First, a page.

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Strengthening Communities through Healthy Lifestyles

Today, our communities, our states and the nation face a health epidemic that is having a critical financial and physical impact on the citizens of our country and our health care system at large. Through a speakers’ series, open to the public, Elkhart Rotary proposes to present nationally recognized authorities to address our wellness through the way we eat and exercise and the impact these choices have on our health and wellbeing. Plant-based dietary patterns have been associated with many...
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A Pentagon investigation into a deadly U.S. airstrike on a Médecins Sans Frontières hospital in Kunduz, Afghanistan, has found the attack was the result of human error, compounded by malfunctioning computers and communication failures.

Gen. John Campbell, the commander of U.S. Forces in Afghanistan, detailed the findings in a Pentagon briefing Wednesday. "This was a tragic and avoidable accident caused primarily by human error," he said.

The bipartisan effort to overhaul the criminal justice system for drug offenders has hit a speed bump.

Some members of Congress are trying to tie those lighter punishments for drug defendants to a new bill that the Justice Department says would make it harder to prosecute a range of crimes from food safety to business fraud.

The plan, passed by voice vote by the House Judiciary Committee to little notice last week, would require prosecutors to prove guilt to a higher standard in many cases, by default.

Consumers seeking health policies with the most freedom in choosing doctors and hospitals are finding far fewer of those plans on the insurance marketplaces. And the premiums are rising faster than for other types of coverage.

Four days after security levels were raised over a possible terrorist attack, the Belgian capital remains on high alert — but schools, businesses and subway stations are reopening to the public.

Police and soldiers were standing guard as life in Brussels returns to something like normal, reports NPR's Ofeibea Quist-Arcton:

Time was in America that stores routinely closed on Thanksgiving Day. People sent Thanksgiving greeting cards, people donned odd costumes and schools and communities staged elaborate parades and Thanksgiving pageants in which Native Americans and pilgrims gathered together and smiled and waved.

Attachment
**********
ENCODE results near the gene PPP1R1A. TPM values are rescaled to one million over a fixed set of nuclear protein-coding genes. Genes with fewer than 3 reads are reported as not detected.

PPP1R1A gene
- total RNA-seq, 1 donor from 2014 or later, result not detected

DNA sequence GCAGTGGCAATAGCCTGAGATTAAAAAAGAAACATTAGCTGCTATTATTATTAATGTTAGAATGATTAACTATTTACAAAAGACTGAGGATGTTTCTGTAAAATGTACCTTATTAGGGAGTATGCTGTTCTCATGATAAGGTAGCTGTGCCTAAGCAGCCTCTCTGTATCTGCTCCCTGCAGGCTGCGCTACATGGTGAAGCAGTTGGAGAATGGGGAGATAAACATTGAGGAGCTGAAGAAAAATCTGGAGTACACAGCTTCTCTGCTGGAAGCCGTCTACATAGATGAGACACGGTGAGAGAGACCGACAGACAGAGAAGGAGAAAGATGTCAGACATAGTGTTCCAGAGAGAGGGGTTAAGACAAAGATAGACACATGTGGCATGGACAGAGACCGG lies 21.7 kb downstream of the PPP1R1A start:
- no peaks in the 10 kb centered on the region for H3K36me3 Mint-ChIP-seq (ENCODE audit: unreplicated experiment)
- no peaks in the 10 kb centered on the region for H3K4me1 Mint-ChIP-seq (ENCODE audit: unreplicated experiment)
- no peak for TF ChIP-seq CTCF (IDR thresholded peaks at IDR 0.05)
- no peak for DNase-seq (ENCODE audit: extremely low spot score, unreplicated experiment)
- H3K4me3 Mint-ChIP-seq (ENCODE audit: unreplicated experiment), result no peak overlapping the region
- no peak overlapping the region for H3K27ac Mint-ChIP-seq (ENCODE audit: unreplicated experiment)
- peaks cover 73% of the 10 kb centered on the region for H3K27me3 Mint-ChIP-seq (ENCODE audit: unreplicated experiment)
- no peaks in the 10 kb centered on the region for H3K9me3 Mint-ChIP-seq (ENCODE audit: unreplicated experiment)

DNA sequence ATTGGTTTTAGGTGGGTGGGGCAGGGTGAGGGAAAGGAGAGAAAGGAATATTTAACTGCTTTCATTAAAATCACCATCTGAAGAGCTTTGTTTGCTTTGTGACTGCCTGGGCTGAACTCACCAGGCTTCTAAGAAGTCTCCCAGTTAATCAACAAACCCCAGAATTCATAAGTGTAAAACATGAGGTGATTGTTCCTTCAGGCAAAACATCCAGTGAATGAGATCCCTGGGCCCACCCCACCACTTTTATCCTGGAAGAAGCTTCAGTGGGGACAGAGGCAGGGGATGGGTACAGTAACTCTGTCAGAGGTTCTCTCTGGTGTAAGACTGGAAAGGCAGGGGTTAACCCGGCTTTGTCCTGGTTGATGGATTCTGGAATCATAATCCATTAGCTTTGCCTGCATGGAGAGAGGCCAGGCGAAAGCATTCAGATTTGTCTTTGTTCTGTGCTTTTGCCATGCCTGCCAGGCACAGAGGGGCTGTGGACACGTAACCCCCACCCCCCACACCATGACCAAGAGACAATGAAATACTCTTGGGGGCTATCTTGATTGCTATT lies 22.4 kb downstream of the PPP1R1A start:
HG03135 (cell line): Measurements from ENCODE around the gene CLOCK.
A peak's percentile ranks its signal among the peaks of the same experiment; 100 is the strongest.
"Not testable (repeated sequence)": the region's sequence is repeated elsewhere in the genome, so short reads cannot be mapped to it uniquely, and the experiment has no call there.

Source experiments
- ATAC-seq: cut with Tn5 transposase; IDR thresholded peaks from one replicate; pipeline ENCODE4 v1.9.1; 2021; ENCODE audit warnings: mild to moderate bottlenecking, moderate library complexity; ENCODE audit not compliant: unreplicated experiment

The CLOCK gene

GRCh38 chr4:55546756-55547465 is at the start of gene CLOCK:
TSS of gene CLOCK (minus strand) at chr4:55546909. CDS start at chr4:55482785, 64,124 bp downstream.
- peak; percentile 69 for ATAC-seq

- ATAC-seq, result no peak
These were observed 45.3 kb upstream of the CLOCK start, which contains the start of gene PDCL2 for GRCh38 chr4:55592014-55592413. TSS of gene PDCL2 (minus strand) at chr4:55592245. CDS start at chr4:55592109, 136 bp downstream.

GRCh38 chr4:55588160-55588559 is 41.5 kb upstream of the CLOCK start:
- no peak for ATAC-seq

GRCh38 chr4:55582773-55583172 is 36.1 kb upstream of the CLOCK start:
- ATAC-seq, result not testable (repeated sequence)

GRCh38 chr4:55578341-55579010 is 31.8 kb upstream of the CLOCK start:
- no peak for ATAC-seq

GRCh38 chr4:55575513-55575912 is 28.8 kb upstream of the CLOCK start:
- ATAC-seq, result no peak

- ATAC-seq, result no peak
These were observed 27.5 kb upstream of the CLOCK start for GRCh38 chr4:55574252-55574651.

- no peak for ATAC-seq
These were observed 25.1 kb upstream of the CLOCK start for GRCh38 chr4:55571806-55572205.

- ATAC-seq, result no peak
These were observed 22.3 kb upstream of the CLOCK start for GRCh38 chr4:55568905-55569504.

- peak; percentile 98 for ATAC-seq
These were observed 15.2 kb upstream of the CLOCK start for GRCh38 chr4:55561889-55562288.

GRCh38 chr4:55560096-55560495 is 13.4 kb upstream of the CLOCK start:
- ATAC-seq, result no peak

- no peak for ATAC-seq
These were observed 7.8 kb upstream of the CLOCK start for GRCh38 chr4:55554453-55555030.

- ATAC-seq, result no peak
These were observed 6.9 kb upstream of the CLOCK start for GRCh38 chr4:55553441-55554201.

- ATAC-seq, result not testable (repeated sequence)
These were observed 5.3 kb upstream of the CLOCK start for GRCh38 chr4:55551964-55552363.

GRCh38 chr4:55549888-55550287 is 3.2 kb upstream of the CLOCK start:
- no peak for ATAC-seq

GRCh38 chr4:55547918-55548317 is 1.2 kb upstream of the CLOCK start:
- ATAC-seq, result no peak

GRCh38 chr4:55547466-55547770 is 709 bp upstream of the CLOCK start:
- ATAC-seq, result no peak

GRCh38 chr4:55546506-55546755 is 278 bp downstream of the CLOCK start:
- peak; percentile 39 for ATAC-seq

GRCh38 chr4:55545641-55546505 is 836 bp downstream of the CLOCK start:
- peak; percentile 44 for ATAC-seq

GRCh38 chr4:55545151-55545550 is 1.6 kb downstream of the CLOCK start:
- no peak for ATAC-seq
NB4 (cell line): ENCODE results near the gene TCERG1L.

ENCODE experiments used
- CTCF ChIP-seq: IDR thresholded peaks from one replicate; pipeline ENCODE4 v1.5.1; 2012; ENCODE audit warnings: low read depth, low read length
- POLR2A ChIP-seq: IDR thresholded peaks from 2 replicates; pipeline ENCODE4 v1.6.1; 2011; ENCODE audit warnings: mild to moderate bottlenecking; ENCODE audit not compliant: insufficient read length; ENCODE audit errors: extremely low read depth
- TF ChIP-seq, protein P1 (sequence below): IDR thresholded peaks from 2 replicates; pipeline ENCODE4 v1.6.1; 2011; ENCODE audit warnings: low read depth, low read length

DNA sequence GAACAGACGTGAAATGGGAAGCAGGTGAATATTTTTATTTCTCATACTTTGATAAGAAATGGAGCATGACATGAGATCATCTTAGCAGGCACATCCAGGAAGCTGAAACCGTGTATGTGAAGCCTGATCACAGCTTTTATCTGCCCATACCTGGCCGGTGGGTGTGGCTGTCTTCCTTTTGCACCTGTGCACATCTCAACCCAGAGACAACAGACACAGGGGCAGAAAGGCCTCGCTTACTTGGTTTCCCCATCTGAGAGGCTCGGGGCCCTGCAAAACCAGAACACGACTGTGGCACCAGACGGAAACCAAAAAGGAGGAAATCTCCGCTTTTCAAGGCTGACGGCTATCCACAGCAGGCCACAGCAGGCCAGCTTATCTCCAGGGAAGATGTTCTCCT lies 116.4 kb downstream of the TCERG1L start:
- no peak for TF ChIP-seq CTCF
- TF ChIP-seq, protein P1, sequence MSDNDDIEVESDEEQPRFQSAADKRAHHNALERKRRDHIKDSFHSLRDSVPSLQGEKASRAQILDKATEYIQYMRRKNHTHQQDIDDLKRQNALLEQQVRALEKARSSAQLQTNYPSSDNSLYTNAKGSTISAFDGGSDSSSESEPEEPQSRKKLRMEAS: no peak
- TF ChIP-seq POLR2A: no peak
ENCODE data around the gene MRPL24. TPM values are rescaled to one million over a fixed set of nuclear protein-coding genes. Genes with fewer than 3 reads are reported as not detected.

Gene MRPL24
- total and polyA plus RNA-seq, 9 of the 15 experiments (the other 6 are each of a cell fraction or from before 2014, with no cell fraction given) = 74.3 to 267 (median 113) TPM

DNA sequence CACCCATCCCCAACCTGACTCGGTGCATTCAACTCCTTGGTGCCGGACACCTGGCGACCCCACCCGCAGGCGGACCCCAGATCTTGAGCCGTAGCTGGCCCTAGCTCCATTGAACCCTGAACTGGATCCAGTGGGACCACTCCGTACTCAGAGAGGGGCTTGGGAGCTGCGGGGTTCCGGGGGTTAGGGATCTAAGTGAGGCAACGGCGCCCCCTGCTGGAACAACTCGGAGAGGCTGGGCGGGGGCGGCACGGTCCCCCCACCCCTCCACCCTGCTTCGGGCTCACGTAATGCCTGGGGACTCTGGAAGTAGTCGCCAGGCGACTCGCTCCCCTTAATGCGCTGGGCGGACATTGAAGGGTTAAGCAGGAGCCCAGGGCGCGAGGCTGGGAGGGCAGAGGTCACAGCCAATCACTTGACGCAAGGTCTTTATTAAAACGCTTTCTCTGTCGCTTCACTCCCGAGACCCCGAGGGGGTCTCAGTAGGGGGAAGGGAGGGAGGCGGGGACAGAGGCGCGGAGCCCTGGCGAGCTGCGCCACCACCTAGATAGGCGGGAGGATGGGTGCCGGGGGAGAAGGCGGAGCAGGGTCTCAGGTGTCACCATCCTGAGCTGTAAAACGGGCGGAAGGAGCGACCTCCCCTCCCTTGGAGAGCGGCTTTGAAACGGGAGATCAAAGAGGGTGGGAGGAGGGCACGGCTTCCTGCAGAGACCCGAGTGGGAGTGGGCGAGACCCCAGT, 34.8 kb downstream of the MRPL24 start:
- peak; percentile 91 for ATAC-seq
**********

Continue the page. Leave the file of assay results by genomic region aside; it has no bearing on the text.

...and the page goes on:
One of two crew members survived the shooting down of a Russian warplane by Turkey on Tuesday, Russian officials say, and was rescued by a Syrian commando unit in an operation that ended early Wednesday.

There's a big divide in how Republicans and Democrats are talking about terrorism — and it's one unlikely to be solved anytime soon.

How To Talk To Kids About Thanksgiving

5 hours ago

You know the drill: Trace your hand, then add the details. Two feet, a beak, a single eyeball. Color it in, and voila! Hand becomes turkey.

You know the rest too: The Pilgrims fled England and landed on Plymouth Rock. The native people there, the Wampanoag, taught them to farm the land. In 1621, they sat down together for a thanksgiving feast, and we've been celebrating it ever since.

It's a lesson many remember from childhood, but the story has some problems.

Copyright 2015 NPR. To see more, visit http://www.npr.org/.

All the best science fiction has giant robots in it. That's just wisdom.

All the best science fiction has spaceships. Has ray guns and maybe dinosaurs, too. Has a sense of clutching wonder that takes you right in the chest, stutters your heart, widens your eyes and sucks the breath right out of you.

But really, it's about the robots. Any sci-fi or spec-fic story that proceeds through the middle quarter without the addition of a giant robot or two? That's a writer who's not bringing his A game. Who doesn't understand the rules or just didn't try hard enough.


WVPE Features

Exciting Programming Changes at WVPE

Morning Edition host Michael Linville speaks with Station Manager Anthony Hunt about new programs on WVPE.
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